From D Wiki
Revision as of 23:09, 8 April 2015 by WalterBright (talk | contribs) (Initial content)
(diff) ← Older revision | Latest revision (diff) | Newer revision → (diff)
Jump to: navigation, search
Title: Fix Unsafe RC Pass By Ref
DIP: 77
Version: 1
Status: Draft
Created: 2015-04-08
Last Modified: 2015-04-8
Author: Walter Bright
Links: NG Discussion for DIP25


Reference Counted Object (RCO):
An object is assumed to be reference counted if it has a postblit and a destructor, and does not have an opAssign marked @system.
A value returned by ref by a function that has an RCO passed by 'return ref'.


A couple of problems have been reported with D's current support for reference counting.

  1. Problem 1
     struct T {
         void doSomething();
     struct S {
         RCArray!T array;
     void main() {
         auto s = S(RCArray!T([T()])); // s.array's refcount is now 1
         foo(s, s.array[0]);           // pass by ref
     void foo(ref S s, ref T t) {
         s.array = RCArray!T([]);      // drop the old s.array
         t.doSomething();              // oops, t is gone
  2. Problem 2
    void main()
        auto arr = RCArray!int([0]);
        foo(arr, arr[0]);
    void foo(ref RCArray!int arr, ref int val)
    	auto copy = arr; //arr's (and copy's) reference counts are both 2
    	arr = RCArray!int([]); // There is another owner, so arr 
    			       // forgets about the old payload
        } // Last owner of the array ('copy') gets destroyed and happily
          // frees the payload.
        val = 3; // Oops.

The problem stems from a function taking a reference to a payload and a reference to the RCO that contains the payload, then manipulating the RCO into freeing the payload before the function returns (i.e. the payload reference is still active).

Solution Summary

Wrap the call to the function with an increment/decrement of the RCO's ref count, ensuring that its payload will remain valid for the duration of the function call.

More accurately, given a reference counted object rc that has a payload passed by ref to function foo():

T foo(ref Payload payload);
RC rc;

rewrite foo(rc) as:

auto tmp = rc;

The initialization of tmp will cause the reference count to be incremented, and will guarantee the lifetime of rc's payload will be longer than the call to foo(). The lifetime of tmp will be the same as that of a temporary with a destructor.


The point of passing an RC object payload by ref is to avoid the increment and decrement, especially since the decrement will have to be wrapped in an exception handler. Thus, when the compiler can statically prove that the RC object will not be reassigned in foo(), it does not need to generate the tmp assignment. Whether such optimizations occur or not is implementation defined, more opportunities for tmp elision will present themselves as compilers improve.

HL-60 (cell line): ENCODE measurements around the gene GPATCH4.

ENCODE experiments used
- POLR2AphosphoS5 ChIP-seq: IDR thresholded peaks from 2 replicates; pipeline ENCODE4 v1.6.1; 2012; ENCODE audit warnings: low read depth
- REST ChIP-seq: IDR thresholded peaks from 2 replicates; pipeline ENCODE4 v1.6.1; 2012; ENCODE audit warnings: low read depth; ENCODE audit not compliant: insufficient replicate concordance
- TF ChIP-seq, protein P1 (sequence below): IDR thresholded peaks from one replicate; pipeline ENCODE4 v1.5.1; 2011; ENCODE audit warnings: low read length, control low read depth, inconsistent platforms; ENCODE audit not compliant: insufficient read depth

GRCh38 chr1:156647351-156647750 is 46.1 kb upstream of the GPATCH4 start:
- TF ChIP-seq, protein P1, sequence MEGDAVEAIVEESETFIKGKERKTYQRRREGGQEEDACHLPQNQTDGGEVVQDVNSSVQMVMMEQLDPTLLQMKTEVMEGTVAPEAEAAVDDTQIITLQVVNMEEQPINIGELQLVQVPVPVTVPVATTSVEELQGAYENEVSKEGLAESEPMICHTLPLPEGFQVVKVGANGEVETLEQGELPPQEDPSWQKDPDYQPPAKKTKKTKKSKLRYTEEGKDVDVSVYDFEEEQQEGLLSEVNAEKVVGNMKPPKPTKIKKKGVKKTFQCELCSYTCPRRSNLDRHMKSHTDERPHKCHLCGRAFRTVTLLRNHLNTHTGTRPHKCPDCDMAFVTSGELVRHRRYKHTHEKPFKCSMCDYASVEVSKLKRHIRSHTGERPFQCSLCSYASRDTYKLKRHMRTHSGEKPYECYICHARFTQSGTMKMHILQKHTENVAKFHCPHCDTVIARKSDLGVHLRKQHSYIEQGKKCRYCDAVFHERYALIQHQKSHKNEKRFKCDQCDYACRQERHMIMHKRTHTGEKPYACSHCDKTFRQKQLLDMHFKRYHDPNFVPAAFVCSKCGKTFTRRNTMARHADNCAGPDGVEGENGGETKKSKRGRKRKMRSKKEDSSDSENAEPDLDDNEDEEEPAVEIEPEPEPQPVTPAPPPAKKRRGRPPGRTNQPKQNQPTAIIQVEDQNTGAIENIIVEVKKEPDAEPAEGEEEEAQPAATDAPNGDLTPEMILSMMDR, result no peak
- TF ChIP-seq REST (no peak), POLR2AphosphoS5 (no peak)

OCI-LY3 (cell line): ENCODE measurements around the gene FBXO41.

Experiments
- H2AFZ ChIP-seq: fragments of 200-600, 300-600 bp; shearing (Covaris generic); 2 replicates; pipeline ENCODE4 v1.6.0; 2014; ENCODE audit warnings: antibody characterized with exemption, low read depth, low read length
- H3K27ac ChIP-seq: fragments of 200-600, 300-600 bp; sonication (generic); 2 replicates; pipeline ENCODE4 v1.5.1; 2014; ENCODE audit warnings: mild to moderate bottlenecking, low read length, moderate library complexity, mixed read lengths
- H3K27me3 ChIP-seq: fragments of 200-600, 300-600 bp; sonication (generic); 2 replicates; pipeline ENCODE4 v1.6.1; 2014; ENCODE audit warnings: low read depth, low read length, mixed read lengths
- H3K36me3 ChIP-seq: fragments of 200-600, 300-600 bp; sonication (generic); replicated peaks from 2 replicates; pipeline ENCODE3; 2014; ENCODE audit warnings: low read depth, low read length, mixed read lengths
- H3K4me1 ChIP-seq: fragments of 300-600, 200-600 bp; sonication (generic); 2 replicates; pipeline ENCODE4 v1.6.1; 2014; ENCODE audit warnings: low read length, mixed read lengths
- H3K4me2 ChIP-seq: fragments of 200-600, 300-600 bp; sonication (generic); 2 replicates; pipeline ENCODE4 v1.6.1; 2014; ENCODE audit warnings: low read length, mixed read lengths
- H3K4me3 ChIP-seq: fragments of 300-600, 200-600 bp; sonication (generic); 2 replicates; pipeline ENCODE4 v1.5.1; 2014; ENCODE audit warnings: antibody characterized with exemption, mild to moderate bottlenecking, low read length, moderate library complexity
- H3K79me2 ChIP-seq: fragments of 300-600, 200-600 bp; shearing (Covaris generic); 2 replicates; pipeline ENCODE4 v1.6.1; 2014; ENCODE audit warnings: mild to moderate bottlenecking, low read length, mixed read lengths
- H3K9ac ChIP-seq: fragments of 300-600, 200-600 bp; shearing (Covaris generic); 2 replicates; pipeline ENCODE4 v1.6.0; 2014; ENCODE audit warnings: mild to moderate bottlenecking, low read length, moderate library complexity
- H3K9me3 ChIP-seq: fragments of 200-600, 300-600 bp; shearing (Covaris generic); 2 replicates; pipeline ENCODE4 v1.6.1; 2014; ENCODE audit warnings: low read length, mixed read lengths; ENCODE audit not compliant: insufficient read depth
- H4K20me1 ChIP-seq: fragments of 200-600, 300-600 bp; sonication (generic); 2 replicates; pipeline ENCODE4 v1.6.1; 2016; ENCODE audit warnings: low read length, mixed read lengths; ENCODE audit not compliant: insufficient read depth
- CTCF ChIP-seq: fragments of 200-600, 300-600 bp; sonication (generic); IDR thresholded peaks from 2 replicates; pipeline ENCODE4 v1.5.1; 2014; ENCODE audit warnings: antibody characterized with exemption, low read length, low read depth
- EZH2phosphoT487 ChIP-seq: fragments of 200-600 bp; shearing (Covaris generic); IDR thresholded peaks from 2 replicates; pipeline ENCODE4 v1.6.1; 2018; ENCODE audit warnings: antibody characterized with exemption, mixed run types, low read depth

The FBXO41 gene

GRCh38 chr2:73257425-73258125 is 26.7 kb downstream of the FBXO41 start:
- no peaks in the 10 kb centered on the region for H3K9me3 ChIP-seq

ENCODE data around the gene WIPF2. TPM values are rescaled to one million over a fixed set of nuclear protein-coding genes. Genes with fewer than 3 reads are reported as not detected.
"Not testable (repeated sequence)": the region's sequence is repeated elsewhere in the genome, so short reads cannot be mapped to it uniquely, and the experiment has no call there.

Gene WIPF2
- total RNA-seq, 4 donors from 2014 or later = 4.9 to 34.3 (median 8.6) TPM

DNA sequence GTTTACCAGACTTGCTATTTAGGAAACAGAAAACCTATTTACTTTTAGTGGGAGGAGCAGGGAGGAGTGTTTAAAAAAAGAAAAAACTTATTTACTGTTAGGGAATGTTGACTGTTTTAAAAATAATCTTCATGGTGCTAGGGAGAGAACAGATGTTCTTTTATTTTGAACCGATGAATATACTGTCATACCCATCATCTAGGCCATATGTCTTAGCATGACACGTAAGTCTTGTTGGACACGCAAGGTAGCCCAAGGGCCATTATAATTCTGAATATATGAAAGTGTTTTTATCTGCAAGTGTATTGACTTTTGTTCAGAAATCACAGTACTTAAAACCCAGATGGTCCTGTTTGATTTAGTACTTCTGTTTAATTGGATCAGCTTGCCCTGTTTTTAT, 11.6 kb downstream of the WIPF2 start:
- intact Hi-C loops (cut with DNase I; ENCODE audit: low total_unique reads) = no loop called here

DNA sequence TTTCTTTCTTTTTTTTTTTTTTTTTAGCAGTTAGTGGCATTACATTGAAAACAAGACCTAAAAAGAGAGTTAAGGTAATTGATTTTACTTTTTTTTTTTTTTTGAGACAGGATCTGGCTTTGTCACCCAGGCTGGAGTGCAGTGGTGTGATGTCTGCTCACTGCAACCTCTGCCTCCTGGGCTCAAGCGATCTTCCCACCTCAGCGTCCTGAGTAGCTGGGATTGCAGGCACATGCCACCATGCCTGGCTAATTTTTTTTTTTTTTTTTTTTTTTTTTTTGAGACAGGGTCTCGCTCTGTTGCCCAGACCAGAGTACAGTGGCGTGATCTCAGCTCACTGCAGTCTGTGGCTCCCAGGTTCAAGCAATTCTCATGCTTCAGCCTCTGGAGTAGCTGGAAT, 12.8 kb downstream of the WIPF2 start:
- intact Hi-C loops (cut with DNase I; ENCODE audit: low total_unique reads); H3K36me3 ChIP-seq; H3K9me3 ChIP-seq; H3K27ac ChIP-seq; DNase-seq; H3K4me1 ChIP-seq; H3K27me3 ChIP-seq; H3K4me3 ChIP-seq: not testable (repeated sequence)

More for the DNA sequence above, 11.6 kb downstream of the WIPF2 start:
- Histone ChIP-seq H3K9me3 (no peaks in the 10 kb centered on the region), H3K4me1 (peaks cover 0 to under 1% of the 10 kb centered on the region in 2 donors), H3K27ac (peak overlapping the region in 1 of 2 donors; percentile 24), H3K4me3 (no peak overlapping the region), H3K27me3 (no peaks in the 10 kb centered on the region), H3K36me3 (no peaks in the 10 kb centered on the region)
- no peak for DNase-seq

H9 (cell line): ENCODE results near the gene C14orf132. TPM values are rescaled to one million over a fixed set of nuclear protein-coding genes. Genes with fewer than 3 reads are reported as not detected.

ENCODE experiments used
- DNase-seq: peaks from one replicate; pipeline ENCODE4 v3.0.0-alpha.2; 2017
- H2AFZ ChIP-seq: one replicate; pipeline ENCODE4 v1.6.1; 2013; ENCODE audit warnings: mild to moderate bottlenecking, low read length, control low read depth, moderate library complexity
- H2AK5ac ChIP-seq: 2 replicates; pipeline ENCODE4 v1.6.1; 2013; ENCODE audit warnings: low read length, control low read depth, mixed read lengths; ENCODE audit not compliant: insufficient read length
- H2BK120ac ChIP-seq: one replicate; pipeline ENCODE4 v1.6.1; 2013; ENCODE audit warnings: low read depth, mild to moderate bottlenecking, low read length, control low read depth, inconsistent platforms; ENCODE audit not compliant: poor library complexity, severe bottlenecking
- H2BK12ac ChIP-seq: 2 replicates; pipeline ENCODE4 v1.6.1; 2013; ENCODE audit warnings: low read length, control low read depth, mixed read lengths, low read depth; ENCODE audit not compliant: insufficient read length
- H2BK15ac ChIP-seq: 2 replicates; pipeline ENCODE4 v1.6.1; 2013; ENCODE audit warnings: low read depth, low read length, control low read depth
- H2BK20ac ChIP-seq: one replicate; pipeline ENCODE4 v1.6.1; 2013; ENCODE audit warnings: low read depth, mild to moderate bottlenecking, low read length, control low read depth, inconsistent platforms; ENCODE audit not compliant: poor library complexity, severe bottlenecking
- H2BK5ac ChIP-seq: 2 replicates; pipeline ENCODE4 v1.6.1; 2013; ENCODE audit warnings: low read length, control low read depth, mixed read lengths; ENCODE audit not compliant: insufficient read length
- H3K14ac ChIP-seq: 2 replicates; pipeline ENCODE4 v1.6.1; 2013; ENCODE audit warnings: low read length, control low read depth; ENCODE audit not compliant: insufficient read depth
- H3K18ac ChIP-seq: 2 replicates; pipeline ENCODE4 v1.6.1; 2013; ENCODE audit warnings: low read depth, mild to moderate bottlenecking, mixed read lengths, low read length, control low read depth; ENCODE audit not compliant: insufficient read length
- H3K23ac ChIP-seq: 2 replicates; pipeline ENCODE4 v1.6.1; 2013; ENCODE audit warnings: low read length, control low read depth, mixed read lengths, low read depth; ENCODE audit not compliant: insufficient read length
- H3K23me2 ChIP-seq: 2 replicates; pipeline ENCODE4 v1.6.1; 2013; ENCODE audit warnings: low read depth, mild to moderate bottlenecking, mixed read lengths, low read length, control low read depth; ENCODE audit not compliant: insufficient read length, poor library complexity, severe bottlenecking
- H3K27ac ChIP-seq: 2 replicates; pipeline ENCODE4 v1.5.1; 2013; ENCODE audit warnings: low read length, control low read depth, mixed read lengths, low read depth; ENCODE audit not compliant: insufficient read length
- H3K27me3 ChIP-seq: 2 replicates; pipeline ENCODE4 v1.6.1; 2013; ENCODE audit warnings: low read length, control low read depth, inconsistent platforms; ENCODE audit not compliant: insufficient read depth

Reassignment can occur if foo() has access to a mutable reference to rc.

The most obvious case where the tmp copy can be elided is for:

T foo(const ref Payload payload) pure;

The pure means that no other mutable references to rc can come from globals. The const insures that no mutable ref to rc can come from payload (a cyclical data structure).

If Payload can be statically determined to not contain any mutable references to RC, then the elision can occur for:

T foo(ref Payload payload) pure;

Const references to RC do not prevent elision:

T foo(const ref RC rc, ref Payload payload) pure;

If RC has no transitive reference to Payload, then this does not prevent elision:

T foo(ref RC rc, ref Payload payload) pure;

Nested Functions

Nested functions can have uplevel references to variables that are not parameters. These need to be accounted for in looking for mutable references to rc.

Tracking of Local RC Objects

Static analysis of uses of local RC objects can be used to prove that no mutable references to them can exist in a called function.


In functions where the source exists and attributes are inferred, the function body can also be analyzed for attempts to reassign rc.

Solutions In Other Languages


Don't write code that way.

Cons: No mechanical checking for memory corruption errors.

Objective C

Uses allocation pools, which have the effect of keeping a reference count above 1 so the payload does not get prematurely deleted.

Cons: A lot has been written about such pools, but they remain complex and confusing to use properly. Not obvious how to mechanically check that they are used correctly.


Statically prevent more than one mutable reference to an object. Regard access to mutable globals as unsafe.

Cons: Many useful idioms are precluded, high barrier to learn how to write code that passes the borrow checker.